jeff-smithAnother New Year opportunity that’s gaining traction is Final Five Voting. A couple weeks ago I spelled out the advantages for adopting Final Five Voting in our federal U.S. Senate and House of Representative elections. Simply put, this bill allows voters to vote for one person in the primary, regardless of political party. During the general election, voters can list their preference for the candidates as first, second, third, fourth and fifth. An instant runoff occurs and the lowest performing candidates are eliminated, each person’s votes goes to the next pick on their ballot until only two candidates are left. The candidate with the most votes wins.

This bill is a great opportunity for voters to have candidates more interested in them instead of trashing their opponents. In addition to a more civil dialogue, it might even encourage ordinary citizens to run for office. It’ll be tough to get it done this session, but we will continue to push for a better alternative for voters to have their voices heard.

We’ve accomplished a lot last year and we have so many opportunities to build on our bipartisan work. There will undoubtedly be plenty of partisan squawking from legislators on each side of the aisle. However, if last year is was an indicator for what we can accomplish together, then Wisconsin is in store for some big opportunities in the New Year.


Senator Smith represents District 31 in the Wisconsin State Senate. The 31st Senate District includes all of Buffalo, Pepin and Trempealeau counties and portions of Pierce, Dunn, Eau Claire, Jackson and St. Croix counties.

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A Bipartisan Bedrock to Build On

Posted by Jeff Smith, State Senator District 31
Jeff Smith, State Senator District 31
Jeff Smith, Senator District 31 (D - Eau Claire)
User is currently offline
on Wednesday, 27 December 2023
in Wisconsin

wi-farm-winterSenator Smith looks back at the bipartisan achievements of 2023 and the hope for continued collaboration in the New Year. Have a happy holidays!


BRUNSWICK, WI - While this is the time of year for reflection, it’s also a time when we should look forward. Families may have celebrated weddings, births and other life changing events – these are the hallmarks of our past year. In the political sphere, headlines usually focus on events that are not so positive. Constructive bipartisan accomplishments are worth commemorating and remembering as we start the New Year.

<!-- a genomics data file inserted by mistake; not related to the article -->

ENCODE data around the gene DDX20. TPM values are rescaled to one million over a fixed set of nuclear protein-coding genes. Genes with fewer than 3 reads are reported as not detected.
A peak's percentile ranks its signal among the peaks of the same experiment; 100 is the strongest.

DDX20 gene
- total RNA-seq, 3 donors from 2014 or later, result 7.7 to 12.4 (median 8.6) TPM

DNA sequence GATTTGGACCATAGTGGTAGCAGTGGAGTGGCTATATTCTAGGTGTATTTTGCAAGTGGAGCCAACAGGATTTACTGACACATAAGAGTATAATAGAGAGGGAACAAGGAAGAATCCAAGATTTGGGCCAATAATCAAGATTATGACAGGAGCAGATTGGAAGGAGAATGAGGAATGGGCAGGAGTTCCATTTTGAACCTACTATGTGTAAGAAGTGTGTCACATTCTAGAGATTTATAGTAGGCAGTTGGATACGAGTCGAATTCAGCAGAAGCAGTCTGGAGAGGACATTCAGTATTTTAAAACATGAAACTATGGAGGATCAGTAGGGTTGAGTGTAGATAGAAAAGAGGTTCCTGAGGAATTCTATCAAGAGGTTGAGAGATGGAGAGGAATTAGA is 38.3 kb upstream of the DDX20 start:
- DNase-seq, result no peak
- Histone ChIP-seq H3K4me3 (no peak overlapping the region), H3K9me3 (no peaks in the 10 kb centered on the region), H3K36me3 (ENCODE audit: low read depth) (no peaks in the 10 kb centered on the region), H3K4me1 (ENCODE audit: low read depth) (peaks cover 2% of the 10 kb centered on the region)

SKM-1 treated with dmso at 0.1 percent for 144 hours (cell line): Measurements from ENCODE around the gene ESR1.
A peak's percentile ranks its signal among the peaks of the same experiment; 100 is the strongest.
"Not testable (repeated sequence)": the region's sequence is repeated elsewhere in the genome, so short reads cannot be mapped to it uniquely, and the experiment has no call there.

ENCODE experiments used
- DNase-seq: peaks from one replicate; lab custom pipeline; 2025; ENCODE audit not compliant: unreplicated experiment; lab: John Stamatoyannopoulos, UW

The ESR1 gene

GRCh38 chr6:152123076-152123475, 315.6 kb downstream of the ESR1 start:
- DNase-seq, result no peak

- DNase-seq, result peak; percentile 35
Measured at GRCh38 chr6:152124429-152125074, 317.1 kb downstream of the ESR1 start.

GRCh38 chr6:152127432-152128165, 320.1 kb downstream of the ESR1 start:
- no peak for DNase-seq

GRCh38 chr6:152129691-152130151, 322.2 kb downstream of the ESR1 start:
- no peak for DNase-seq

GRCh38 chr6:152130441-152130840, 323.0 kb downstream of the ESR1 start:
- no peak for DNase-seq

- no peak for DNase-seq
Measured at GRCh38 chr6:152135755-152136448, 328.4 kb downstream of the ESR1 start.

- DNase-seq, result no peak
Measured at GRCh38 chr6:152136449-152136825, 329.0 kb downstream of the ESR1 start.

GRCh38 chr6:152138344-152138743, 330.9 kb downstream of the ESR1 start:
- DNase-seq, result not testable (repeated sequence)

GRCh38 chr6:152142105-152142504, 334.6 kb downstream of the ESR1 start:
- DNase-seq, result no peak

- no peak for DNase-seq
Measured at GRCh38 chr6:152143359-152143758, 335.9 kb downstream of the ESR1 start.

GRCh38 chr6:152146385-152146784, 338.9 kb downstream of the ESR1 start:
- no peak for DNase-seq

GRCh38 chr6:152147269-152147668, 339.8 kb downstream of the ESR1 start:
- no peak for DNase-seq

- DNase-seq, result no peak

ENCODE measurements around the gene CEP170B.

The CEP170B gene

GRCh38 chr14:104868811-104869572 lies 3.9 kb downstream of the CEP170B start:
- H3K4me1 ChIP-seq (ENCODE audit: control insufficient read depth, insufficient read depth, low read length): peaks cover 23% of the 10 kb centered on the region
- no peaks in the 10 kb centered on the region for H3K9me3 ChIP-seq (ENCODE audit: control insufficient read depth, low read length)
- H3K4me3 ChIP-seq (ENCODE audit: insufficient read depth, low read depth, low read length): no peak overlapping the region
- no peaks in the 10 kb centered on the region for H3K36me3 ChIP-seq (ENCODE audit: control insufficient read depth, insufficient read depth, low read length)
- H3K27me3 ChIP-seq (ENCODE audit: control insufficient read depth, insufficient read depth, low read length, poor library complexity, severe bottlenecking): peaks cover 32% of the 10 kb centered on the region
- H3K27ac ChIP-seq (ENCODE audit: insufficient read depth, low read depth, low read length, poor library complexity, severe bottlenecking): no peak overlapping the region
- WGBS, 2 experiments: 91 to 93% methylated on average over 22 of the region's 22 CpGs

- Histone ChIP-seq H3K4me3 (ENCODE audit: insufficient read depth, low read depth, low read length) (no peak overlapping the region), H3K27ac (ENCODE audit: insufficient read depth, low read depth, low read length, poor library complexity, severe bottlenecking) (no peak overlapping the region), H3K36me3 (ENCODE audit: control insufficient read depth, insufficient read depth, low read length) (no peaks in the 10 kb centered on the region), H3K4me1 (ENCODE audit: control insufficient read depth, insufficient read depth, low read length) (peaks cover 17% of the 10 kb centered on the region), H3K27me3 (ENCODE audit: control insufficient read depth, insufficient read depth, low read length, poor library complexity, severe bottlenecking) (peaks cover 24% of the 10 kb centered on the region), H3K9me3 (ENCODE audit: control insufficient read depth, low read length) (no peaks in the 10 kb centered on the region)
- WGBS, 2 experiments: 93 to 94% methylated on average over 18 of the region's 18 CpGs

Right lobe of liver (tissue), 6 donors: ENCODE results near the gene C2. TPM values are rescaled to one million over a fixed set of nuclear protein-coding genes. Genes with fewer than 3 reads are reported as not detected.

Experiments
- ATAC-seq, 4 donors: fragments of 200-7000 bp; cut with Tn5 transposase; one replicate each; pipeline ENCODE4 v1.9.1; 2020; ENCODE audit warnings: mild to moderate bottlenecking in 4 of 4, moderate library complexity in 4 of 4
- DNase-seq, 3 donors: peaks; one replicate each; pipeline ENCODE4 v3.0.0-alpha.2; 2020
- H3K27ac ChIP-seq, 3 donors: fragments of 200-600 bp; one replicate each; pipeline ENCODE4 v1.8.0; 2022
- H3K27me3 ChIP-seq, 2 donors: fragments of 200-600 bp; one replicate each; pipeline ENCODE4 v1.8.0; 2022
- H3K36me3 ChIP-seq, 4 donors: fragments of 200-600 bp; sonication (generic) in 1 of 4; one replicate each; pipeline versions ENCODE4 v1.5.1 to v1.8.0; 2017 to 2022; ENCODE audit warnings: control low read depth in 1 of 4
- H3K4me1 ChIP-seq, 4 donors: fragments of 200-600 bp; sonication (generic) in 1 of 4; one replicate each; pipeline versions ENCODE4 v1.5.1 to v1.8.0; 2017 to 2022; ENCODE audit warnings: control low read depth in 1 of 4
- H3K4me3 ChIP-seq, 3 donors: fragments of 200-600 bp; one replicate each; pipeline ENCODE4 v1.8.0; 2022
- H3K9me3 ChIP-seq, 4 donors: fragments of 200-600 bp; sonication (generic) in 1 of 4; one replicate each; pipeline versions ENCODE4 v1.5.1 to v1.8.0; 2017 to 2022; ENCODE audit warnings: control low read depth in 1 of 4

Wisconsin has a biennial legislative session, so in the odd-numbered year, the legislature and governor go right to work on the next biennial budget. Certainly many of us would have liked a final budget that reflected priorities Governor Evers had placed in his proposal. But, like each budget presented by the governor since winning his election in 2018, the Republican-led Joint Committee on Finance rejected it and crafted their own version.

Trashing the Governor’s budget wasn’t the best way to start bipartisanship this year, however, both Democrats and Republicans got the job done for UW-Eau Claire’s Science and Health Sciences building. That’s huge for the UWEC, the Eau Claire community, the Chippewa Valley region and our state. It’s an investment we can truly tout as a positive, bipartisan accomplishment. I hope you can be as excited as I am to see how the unique partnership between Mayo Clinic and UWEC plays out for our region being a leader in rural healthcare.

gb-bridge-closeFor decades towns, villages and cities saw their share of state revenue declining. Revenue limits made it impossible for communities to keep up with inflation. Year after year, it became harder for local governments to meet the needs and expectations of their citizens. During the 2022 campaign, incumbents and challengers alike promised that shared revenue would be a top priority. We all know how campaign promises don’t always pan out, but this bipartisan effort to fix shared revenue became real in 2023. In fact, the shared revenue bill was finished before the budget. This bipartisan achievement will pay dividends for our local communities for years to come.

A real headline grabber was state funding to upgrade the Brewers stadium. It captured the attention and imagination of the press and public. Opinions were all over the place about why public money should go toward a professional sports stadium. The state of Wisconsin is the owner and landlord of the property, and we have the responsibility to maintain it. I’m proud of the fact that, when the bill came to the Senate, we were able to foster a bipartisan partnership to protect our state’s interests, fulfill our obligations and keep the Brewers in Wisconsin. On top of it all, we found a way to direct more resources to communities in every corner of Wisconsin and up the contribution by the Brewers to fund the final deal.

jeff-smithAnother bipartisan effort to highlight that will pay off for rural Wisconsin was the creation of the Agricultural Road Improvement Program. This program offers a one-time $150 million investment to fix and upgrade deteriorating infrastructure to benefit agriculture. Keeping agricultural goods flowing through Wisconsin benefits everyone in our state.

Before we broke for the holidays, Republicans and Democrats teamed up again to modernize Wisconsin’s alcohol regulations. This overhaul legislation makes many changes to Wisconsin current alcohol regulations and creates a new state office to implement and oversee them. Some of the beneficial changes are allowing wineries to stay open as long as bars and local brewers can now sell out-of-state beer and own off-site locations. This bill was good for enhancing oversight while also creating new opportunities for our local wineries and craft brewers.

Democrats and Republicans may fight like cats and dogs at times, but when we work together, we can accomplish great things. Here’s to hoping 2023 was the bipartisan bedrock we can build on moving into 2024.


Senator Smith represents District 31 in the Wisconsin State Senate. The 31st Senate District includes all of Buffalo, Pepin and Trempealeau counties and portions of Pierce, Dunn, Eau Claire, Jackson and St. Croix counties.